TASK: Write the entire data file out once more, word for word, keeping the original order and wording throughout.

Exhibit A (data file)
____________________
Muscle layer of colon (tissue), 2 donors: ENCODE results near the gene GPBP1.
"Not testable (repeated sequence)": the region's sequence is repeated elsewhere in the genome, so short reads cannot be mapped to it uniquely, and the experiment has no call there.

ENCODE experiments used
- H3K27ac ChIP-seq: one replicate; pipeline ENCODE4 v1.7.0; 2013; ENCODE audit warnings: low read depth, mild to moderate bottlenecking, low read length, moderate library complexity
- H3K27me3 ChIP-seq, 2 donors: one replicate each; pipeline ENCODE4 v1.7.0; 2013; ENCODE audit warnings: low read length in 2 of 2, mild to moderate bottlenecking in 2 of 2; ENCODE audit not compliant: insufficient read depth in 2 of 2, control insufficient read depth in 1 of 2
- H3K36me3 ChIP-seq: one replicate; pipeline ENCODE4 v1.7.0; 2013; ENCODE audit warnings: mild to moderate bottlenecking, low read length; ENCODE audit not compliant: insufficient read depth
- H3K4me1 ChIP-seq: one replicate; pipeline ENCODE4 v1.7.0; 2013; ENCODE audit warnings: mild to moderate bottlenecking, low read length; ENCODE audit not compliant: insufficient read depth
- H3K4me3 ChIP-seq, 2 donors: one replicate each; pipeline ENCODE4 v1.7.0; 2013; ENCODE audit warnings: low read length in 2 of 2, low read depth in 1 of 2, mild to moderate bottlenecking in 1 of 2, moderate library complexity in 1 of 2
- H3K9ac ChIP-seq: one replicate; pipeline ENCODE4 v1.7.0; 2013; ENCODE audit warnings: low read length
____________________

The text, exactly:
Muscle layer of colon (tissue), 2 donors: ENCODE results near the gene GPBP1.
"Not testable (repeated sequence)": the region's sequence is repeated elsewhere in the genome, so short reads cannot be mapped to it uniquely, and the experiment has no call there.

ENCODE experiments used
- H3K27ac ChIP-seq: one replicate; pipeline ENCODE4 v1.7.0; 2013; ENCODE audit warnings: low read depth, mild to moderate bottlenecking, low read length, moderate library complexity
- H3K27me3 ChIP-seq, 2 donors: one replicate each; pipeline ENCODE4 v1.7.0; 2013; ENCODE audit warnings: low read length in 2 of 2, mild to moderate bottlenecking in 2 of 2; ENCODE audit not compliant: insufficient read depth in 2 of 2, control insufficient read depth in 1 of 2
- H3K36me3 ChIP-seq: one replicate; pipeline ENCODE4 v1.7.0; 2013; ENCODE audit warnings: mild to moderate bottlenecking, low read length; ENCODE audit not compliant: insufficient read depth
- H3K4me1 ChIP-seq: one replicate; pipeline ENCODE4 v1.7.0; 2013; ENCODE audit warnings: mild to moderate bottlenecking, low read length; ENCODE audit not compliant: insufficient read depth
- H3K4me3 ChIP-seq, 2 donors: one replicate each; pipeline ENCODE4 v1.7.0; 2013; ENCODE audit warnings: low read length in 2 of 2, low read depth in 1 of 2, mild to moderate bottlenecking in 1 of 2, moderate library complexity in 1 of 2
- H3K9ac ChIP-seq: one replicate; pipeline ENCODE4 v1.7.0; 2013; ENCODE audit warnings: low read length